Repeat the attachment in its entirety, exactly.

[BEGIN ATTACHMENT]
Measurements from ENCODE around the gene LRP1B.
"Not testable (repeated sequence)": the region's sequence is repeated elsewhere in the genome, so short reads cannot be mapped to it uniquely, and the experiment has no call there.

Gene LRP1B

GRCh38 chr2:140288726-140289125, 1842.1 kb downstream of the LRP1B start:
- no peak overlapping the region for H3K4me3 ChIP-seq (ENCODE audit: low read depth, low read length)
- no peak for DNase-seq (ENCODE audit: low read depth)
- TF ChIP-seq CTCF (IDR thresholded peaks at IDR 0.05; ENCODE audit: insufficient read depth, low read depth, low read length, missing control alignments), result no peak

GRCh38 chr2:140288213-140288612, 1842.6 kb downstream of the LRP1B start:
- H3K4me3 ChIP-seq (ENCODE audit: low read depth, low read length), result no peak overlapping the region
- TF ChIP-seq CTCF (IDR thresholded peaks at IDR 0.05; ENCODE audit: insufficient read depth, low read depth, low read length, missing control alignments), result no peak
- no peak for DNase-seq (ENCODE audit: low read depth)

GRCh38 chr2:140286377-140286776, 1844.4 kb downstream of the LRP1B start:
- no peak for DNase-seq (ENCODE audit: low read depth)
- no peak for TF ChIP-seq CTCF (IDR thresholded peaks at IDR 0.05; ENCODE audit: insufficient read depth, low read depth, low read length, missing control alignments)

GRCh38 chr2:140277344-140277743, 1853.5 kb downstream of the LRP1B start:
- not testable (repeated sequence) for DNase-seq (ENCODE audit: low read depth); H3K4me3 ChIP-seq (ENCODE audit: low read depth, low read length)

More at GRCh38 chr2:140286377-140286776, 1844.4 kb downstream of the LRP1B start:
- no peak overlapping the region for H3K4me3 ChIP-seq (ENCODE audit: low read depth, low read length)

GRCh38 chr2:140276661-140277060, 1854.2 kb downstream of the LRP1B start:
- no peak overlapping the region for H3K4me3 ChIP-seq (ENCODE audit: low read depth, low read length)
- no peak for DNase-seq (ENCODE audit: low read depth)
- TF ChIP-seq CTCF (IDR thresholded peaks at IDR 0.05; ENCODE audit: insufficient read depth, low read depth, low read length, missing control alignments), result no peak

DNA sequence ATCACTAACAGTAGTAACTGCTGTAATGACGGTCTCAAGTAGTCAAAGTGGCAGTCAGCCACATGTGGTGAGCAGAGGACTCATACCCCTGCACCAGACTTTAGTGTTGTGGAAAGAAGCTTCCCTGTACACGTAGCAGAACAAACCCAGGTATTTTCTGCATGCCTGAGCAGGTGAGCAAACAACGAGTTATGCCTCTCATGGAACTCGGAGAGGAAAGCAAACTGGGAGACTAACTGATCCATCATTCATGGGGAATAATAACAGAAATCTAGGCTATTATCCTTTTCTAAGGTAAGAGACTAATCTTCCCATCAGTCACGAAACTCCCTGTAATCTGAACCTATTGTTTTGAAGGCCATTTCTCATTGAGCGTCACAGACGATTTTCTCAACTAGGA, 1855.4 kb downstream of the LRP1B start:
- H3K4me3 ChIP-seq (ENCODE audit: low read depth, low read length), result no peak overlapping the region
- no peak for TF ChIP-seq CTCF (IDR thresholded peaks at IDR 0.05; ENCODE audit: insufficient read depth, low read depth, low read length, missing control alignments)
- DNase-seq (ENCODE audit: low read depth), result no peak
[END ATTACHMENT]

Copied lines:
Measurements from ENCODE around the gene LRP1B.
"Not testable (repeated sequence)": the region's sequence is repeated elsewhere in the genome, so short reads cannot be mapped to it uniquely, and the experiment has no call there.

Gene LRP1B

GRCh38 chr2:140288726-140289125, 1842.1 kb downstream of the LRP1B start:
- no peak overlapping the region for H3K4me3 ChIP-seq (ENCODE audit: low read depth, low read length)
- no peak for DNase-seq (ENCODE audit: low read depth)
- TF ChIP-seq CTCF (IDR thresholded peaks at IDR 0.05; ENCODE audit: insufficient read depth, low read depth, low read length, missing control alignments), result no peak

GRCh38 chr2:140288213-140288612, 1842.6 kb downstream of the LRP1B start:
- H3K4me3 ChIP-seq (ENCODE audit: low read depth, low read length), result no peak overlapping the region
- TF ChIP-seq CTCF (IDR thresholded peaks at IDR 0.05; ENCODE audit: insufficient read depth, low read depth, low read length, missing control alignments), result no peak
- no peak for DNase-seq (ENCODE audit: low read depth)

GRCh38 chr2:140286377-140286776, 1844.4 kb downstream of the LRP1B start:
- no peak for DNase-seq (ENCODE audit: low read depth)
- no peak for TF ChIP-seq CTCF (IDR thresholded peaks at IDR 0.05; ENCODE audit: insufficient read depth, low read depth, low read length, missing control alignments)

GRCh38 chr2:140277344-140277743, 1853.5 kb downstream of the LRP1B start:
- not testable (repeated sequence) for DNase-seq (ENCODE audit: low read depth); H3K4me3 ChIP-seq (ENCODE audit: low read depth, low read length)

More at GRCh38 chr2:140286377-140286776, 1844.4 kb downstream of the LRP1B start:
- no peak overlapping the region for H3K4me3 ChIP-seq (ENCODE audit: low read depth, low read length)

GRCh38 chr2:140276661-140277060, 1854.2 kb downstream of the LRP1B start:
- no peak overlapping the region for H3K4me3 ChIP-seq (ENCODE audit: low read depth, low read length)
- no peak for DNase-seq (ENCODE audit: low read depth)
- TF ChIP-seq CTCF (IDR thresholded peaks at IDR 0.05; ENCODE audit: insufficient read depth, low read depth, low read length, missing control alignments), result no peak

DNA sequence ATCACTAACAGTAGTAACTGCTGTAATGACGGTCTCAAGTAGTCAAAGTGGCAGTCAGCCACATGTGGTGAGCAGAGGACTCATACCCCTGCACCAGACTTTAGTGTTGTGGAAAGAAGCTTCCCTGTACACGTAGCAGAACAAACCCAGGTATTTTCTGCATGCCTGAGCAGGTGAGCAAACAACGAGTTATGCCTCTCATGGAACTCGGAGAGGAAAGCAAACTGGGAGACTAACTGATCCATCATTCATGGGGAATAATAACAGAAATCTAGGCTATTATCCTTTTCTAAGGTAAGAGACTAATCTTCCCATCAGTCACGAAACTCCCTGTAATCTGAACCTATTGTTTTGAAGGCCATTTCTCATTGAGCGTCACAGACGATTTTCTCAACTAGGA, 1855.4 kb downstream of the LRP1B start:
- H3K4me3 ChIP-seq (ENCODE audit: low read depth, low read length), result no peak overlapping the region
- no peak for TF ChIP-seq CTCF (IDR thresholded peaks at IDR 0.05; ENCODE audit: insufficient read depth, low read depth, low read length, missing control alignments)
- DNase-seq (ENCODE audit: low read depth), result no peak